If your baby really likes the swing, you may even want a portable spare swing! We had this back-up swing to leave at my parents’ house. We also borrowed it from them anytime we went out of town. It was smaller and more portable than our regular, at-home mega swing.
If your baby likes the swing, use it! Bring it into the kitchen so you can cook. Drag it into the bathroom so you can have a more peaceful shower. Let baby swing while you pump or wash trash TV – survival is the name of the game!
(A neighbor also gave us this rocker as a hand-me-down, and it was really helpful too! It was lighter and even more portable than the mini-swing.)
Play “Baby Games”
When you’re home with a one month old baby all day, there can be a lot of time to fill. Playing “baby games” like Peek-a-boo or This Little Piggy is just another fun way to encourage different interactions with your baby.
If you have other children, they will enjoy doing these activities with their little sibling. It’s a great way to encourage bonding and also model appropriate, careful interactions with a fragile baby.
Bath Time (Anytime)
Many brand new newborns don’t like bath time. Somewhere around the one month or two month mark, that tends to change.
If your one-month-old baby loves the tub, bathe him or her as often as you need. And by “need,” I mean as often as baby needs to be cleaned up OR entertained and soothed. If you have a fussy baby who loves the tub, bathe them every day if need be.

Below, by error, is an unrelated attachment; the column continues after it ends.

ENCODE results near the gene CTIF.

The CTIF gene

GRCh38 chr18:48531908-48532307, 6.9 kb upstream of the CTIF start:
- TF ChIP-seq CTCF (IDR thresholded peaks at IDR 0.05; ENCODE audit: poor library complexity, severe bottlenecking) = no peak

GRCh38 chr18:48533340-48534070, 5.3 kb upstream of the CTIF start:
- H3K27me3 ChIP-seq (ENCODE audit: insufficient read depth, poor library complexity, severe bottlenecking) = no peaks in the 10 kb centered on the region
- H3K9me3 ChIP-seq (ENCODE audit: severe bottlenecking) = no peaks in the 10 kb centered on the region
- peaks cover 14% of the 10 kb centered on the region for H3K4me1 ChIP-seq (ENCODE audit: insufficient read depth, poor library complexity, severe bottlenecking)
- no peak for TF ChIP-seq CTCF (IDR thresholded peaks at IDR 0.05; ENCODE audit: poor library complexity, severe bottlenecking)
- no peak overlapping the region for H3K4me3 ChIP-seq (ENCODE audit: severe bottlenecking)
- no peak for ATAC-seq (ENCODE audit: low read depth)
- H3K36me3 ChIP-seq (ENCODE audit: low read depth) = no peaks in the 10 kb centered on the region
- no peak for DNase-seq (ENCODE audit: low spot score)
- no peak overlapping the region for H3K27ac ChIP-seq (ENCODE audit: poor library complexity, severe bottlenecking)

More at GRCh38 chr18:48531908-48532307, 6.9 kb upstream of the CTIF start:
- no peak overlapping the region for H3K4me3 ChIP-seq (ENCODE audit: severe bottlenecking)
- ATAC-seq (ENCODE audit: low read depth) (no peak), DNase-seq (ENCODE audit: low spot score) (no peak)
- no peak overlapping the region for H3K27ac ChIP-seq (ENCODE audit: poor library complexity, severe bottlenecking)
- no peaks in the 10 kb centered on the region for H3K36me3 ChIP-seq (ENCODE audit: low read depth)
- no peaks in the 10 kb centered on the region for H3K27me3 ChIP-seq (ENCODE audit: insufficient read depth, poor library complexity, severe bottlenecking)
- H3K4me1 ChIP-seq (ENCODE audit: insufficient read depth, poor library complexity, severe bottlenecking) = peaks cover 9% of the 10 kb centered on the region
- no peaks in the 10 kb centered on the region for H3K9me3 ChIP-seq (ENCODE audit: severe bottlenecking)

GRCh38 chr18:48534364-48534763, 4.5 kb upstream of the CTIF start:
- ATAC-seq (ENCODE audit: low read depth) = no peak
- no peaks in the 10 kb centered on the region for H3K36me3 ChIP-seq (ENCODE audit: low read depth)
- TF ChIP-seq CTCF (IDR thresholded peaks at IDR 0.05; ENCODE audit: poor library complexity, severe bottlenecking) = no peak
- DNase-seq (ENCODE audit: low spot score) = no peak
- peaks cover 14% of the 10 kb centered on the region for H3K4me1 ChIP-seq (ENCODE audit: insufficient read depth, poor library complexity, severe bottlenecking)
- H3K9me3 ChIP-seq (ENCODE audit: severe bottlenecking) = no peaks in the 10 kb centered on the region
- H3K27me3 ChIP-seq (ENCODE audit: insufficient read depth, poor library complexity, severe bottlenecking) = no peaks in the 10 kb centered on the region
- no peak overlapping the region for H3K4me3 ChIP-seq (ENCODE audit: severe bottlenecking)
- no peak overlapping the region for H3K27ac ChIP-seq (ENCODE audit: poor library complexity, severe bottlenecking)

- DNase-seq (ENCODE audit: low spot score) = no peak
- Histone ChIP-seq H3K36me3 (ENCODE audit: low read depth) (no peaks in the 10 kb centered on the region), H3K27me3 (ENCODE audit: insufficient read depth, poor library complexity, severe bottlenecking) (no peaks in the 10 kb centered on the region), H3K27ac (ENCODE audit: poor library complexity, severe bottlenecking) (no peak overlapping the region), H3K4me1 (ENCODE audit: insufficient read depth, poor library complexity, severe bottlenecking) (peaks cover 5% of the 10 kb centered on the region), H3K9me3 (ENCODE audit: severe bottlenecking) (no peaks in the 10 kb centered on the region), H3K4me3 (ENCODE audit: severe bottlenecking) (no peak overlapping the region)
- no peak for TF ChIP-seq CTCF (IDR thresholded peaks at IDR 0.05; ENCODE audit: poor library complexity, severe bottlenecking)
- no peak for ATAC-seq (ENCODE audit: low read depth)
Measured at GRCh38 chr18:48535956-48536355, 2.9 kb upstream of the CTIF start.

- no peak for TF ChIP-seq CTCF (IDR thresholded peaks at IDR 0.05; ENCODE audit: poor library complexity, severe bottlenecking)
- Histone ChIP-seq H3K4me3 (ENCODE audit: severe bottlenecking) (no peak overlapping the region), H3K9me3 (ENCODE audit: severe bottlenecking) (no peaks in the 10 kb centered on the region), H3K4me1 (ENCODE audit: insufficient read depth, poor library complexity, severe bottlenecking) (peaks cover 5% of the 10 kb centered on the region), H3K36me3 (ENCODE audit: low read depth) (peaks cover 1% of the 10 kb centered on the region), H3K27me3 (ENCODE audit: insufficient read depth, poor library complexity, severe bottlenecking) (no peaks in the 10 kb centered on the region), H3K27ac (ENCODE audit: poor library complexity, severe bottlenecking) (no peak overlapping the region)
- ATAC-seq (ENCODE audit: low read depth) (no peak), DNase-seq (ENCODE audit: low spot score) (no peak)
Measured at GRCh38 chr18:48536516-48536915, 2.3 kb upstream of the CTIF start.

In the months after we added my second son, I gave the two boys a bath in the middle of the day almost every day. For some reason, 12pm – 1 pm seemed to be when things were constantly coming off the rails. That became daily tub time and it was a lifesaver!
(If you end up bathing that often, you’ll probably want to avoid using soap or baby wash. Just a little warm water will do on most days. You don’t want to dry out baby’s sensitive skin).
(*It should go without saying that you can’t leave a one month old baby, or ANY baby, alone for even a second during bath time–but I’m saying it anyway. Even though the gross motor skills of a one month old baby are basically zilch, you still can’t take that chance, even for a second).
Take a nap!
Last, and I’m not sure if this really counts as an activity to do with your one month old all day, since there’s certainly a timeclock on these: don’t forget to take a nap. Or multiple naps.
Your one month old baby is probably still sleeping a lot during the day. You shouldn’t feel any guilt for trying to do the same.
If the house is a wreck and the laundry is taking over, oh well. Your rest is the most important.
If you can nap, at any time, you should. If you have an older kid (or kids), don’t feel bad turning on a cartoon or handing them an iPad and squeezing in a few winks.
What I said about the dino nuggets earlier in this post applies to screens too. A few months of excessive screen time never killed anyone!
The days with your one month old baby may pass in a blur.
The first few months with a new baby can feel a little fuzzy — and that’s okay. Some moms feel like themselves right away, but for most, it takes a few months for the fog to clear.
Having a list of activities to do with your one month old can be really helpful.
Pin this to your Pinterest baby boards to have handy when you start to feel a little overwhelmed — or possibly even a little bored — at home with your little one.
And hang in there — you’re doing great!